Looking back on 2013, I am pleased with the progress I have made as a writer/author, corporate worker, spouse and as a human being in general.  I have learned a lot this past year about myself and about the writing business.

To sum up the year in one sentence, it would be my most used mantra in 2013 - these five simple words:


Thank you, my dear readers for a wonderful 2013 and I look forward to what is to come in 2014.  May you all have peace, prosperity and happiness in the coming year.

Sunday, December 15, 2013

Taking a Break from Facebook 

Over the past few weeks, I have noticed that instead of writing or editing, I was spending way too much time on Facebook.

It started out, innocently enough, as a reward for writing the daily word count goal during my first ever attempt to write a draft of a novel within NaNoWriMo.

Soon after the beginning of December, after I patted myself on the back for winning NaNoWriMo, I would skip days of writing so that I could "edit" the draft of my NaNoWriMo novel.

When editing was not really going the way I wanted it to, I then rationalized that my writing muse was exhausted or that my day job was taking up all of my time or a myriad of other excuses to convince myself that it was okay not to be writing.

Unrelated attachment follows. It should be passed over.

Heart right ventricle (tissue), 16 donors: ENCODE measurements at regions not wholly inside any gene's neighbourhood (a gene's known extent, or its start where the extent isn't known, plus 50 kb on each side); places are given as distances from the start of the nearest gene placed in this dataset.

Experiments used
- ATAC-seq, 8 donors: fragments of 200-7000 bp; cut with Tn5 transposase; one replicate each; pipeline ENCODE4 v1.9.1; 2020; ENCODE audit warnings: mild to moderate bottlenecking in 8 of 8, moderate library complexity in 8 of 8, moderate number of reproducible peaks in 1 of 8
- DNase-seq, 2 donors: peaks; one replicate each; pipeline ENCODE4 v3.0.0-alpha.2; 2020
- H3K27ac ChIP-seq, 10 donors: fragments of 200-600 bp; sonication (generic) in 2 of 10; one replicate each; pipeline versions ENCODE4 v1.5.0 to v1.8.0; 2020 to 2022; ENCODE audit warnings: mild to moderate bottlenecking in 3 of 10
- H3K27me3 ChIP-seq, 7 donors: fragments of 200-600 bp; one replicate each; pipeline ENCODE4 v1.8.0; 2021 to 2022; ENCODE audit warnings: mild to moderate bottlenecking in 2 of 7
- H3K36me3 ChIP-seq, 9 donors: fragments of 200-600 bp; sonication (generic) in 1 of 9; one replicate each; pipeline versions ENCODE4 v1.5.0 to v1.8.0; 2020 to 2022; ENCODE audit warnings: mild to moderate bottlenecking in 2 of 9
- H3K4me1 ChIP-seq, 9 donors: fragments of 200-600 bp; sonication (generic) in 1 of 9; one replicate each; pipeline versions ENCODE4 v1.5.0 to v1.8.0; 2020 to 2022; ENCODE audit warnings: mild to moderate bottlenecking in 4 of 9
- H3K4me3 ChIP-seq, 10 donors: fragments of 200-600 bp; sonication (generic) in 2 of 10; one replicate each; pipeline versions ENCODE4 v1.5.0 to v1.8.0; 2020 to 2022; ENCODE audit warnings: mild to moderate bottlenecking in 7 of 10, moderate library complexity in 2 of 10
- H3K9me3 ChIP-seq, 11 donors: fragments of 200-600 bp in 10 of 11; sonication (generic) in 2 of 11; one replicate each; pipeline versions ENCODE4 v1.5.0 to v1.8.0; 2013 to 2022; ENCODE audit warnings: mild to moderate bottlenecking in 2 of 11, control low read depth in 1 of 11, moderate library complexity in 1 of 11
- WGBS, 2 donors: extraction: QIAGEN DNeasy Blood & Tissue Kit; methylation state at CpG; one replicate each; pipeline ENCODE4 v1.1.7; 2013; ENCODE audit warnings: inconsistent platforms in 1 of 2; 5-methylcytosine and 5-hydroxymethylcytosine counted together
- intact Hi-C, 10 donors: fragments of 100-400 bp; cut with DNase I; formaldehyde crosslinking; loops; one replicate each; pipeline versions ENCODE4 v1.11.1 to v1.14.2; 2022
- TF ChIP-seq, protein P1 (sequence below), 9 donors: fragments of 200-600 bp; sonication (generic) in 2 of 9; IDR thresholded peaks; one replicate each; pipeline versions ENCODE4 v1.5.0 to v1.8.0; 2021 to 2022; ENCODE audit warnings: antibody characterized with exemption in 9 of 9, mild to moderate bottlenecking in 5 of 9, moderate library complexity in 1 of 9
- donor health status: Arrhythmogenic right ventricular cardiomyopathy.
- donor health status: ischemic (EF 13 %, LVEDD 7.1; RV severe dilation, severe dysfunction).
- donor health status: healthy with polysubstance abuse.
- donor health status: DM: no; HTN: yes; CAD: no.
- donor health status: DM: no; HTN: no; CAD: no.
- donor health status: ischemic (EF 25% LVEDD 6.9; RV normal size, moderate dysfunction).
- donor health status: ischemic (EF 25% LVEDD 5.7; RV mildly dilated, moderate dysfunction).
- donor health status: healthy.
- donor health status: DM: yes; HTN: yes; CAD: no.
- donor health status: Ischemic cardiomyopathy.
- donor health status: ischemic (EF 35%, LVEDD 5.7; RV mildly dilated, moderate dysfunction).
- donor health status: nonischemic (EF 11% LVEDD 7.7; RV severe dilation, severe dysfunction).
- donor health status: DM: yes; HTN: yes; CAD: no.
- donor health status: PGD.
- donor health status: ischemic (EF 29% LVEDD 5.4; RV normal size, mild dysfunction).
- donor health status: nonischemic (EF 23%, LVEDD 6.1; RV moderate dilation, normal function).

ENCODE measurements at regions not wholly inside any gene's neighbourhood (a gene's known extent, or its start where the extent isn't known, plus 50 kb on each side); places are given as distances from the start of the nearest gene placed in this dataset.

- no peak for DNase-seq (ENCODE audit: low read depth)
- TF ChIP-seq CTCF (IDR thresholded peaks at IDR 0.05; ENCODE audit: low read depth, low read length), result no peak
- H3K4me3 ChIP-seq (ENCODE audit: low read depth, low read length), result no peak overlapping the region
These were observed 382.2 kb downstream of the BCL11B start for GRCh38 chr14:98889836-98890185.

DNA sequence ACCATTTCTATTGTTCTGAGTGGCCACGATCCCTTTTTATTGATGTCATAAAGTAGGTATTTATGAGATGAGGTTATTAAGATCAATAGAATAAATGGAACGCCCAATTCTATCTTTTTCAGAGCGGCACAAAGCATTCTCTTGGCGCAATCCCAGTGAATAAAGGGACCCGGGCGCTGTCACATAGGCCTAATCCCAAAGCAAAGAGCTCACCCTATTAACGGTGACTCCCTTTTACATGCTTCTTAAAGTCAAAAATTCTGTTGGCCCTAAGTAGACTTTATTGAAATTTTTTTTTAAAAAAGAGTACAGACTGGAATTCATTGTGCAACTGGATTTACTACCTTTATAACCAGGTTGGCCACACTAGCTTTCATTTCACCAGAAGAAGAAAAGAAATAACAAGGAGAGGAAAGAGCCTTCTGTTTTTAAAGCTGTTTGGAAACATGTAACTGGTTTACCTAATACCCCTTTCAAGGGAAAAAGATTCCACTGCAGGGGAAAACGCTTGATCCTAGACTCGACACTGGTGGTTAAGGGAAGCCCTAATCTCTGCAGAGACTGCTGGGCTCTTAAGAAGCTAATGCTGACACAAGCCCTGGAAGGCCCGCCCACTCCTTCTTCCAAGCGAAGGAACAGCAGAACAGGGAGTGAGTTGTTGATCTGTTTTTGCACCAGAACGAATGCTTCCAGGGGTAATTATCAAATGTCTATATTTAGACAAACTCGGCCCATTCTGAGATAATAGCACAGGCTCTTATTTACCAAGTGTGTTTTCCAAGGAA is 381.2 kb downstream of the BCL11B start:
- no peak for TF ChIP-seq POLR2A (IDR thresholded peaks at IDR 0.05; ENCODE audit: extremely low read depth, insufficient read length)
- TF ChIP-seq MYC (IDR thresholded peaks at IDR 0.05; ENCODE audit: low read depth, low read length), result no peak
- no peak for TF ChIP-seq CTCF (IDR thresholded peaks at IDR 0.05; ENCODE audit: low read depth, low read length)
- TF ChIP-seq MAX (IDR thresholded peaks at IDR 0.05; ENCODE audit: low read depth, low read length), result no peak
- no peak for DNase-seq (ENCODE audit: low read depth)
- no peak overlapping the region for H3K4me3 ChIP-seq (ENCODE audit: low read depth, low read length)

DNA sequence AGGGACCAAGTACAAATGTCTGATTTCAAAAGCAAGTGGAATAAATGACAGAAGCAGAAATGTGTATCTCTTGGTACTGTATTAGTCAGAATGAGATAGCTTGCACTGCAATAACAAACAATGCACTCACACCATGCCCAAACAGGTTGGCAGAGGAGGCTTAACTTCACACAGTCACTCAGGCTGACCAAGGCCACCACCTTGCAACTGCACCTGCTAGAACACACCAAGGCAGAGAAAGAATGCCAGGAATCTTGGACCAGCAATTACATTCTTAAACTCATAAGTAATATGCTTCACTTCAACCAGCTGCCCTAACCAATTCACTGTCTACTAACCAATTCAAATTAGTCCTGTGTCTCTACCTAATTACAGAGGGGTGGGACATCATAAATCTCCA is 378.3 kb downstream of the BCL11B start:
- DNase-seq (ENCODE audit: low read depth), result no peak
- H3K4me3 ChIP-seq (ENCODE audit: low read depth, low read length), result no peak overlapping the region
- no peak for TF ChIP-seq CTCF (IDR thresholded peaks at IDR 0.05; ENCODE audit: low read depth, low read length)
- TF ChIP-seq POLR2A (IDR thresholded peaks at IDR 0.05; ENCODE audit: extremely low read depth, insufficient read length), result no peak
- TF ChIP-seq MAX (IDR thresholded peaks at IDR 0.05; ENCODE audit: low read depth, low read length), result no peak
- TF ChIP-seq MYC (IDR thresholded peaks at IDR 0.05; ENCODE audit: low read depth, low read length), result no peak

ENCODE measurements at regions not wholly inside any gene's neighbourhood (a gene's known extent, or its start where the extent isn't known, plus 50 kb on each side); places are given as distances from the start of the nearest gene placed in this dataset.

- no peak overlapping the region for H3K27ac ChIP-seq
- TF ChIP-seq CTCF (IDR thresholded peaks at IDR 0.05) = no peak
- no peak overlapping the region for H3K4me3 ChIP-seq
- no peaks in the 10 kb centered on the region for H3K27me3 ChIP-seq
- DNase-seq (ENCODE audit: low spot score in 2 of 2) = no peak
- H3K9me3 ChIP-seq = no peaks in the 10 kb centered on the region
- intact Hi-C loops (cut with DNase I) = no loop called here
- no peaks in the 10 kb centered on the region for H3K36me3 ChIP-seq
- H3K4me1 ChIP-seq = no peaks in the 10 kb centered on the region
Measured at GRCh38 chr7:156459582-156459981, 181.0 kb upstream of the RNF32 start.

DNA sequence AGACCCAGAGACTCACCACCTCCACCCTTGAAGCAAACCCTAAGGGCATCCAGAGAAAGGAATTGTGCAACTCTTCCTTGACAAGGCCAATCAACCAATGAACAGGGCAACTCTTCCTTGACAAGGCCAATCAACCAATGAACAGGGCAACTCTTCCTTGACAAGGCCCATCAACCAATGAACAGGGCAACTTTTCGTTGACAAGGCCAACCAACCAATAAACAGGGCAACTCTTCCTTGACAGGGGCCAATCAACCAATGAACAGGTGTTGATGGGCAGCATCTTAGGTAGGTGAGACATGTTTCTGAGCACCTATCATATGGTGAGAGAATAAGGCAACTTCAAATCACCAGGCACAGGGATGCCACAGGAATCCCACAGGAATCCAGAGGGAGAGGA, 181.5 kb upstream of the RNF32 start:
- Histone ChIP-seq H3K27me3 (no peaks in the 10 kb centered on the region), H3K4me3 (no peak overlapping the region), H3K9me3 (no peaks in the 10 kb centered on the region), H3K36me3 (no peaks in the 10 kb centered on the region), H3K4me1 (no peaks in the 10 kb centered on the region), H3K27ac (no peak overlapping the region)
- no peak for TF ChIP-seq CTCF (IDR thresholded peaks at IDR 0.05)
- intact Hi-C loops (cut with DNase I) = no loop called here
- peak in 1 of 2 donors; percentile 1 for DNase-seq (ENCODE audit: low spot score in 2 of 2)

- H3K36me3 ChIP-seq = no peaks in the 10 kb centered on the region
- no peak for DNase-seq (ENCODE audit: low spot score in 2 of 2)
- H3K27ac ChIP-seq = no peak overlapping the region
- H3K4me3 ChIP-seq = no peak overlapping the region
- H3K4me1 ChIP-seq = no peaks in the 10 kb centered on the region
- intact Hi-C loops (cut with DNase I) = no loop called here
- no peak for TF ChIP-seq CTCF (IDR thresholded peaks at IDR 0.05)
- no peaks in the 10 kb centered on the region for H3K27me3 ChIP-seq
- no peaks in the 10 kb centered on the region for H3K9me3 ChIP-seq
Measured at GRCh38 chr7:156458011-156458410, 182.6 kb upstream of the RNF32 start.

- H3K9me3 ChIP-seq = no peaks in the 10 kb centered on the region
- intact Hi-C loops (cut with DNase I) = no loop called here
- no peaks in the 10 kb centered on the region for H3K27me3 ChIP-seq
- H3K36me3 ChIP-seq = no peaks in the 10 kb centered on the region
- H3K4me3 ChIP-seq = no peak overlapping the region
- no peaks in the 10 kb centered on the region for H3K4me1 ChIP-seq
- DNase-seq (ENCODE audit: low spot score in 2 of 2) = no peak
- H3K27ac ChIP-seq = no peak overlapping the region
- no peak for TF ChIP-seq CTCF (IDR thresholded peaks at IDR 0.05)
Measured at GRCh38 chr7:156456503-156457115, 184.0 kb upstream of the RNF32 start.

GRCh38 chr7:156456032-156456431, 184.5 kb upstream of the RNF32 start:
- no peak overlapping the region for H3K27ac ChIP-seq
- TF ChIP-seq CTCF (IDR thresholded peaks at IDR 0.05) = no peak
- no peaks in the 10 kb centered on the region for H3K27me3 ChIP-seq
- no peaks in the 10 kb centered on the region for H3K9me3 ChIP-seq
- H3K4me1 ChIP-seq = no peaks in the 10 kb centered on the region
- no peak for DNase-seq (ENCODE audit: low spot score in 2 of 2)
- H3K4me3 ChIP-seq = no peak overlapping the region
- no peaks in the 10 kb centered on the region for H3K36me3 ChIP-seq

Instead of writing or editing, I would sit for hours and go through the motions of  mindless "Facebook-liking" of people and pages that I had not even really taken the time to get to know, let alone taking the time to even determine if I truly wanted to like or  follow them on Facebook.  It became automatic, robotic and a very bad habit within a matter of just a few short weeks. Soon, I was getting so many invitations to so many pages, I could not keep up with it all. I became overwhelmed.

Once I realized just how much time I was wasting each and every day, I made the ultimate, conscious decision to unpublish my Facebook author page and deactivate my Facebook account in a rather startling, "cold-turkey", "pull-the-bandage-off-quickly" fashion.

I felt a little guilty about it, so I left my hundreds of Facebook friends a post stating that I was deactivating my account for the holidays (possibly longer) and wished them a happy holiday season.  In response to this, only a handful of people responded to the post and a couple of people sent emails expressing their concern.  But they all understood my need to take a break from it.

I am not sure if this break from Facebook will be a permanent one or just for the holidays.  But, I can say  one thing is certain ...  I have been 100% more productive in life and in writing since I stopped using Facebook just a mere twenty-four hours ago.  I feel a bit more focused now and am living life outside of my writing cave and away from my laptop.

If you are a Facebook addict like I was becoming, why not give it a break for a bit?

Trust me, your Facebook friends will still be there when you re-activate your account.  In all honesty, you true friends will still keep in touch with you even if you are not of Facebook.

Happy Holidays to All of You!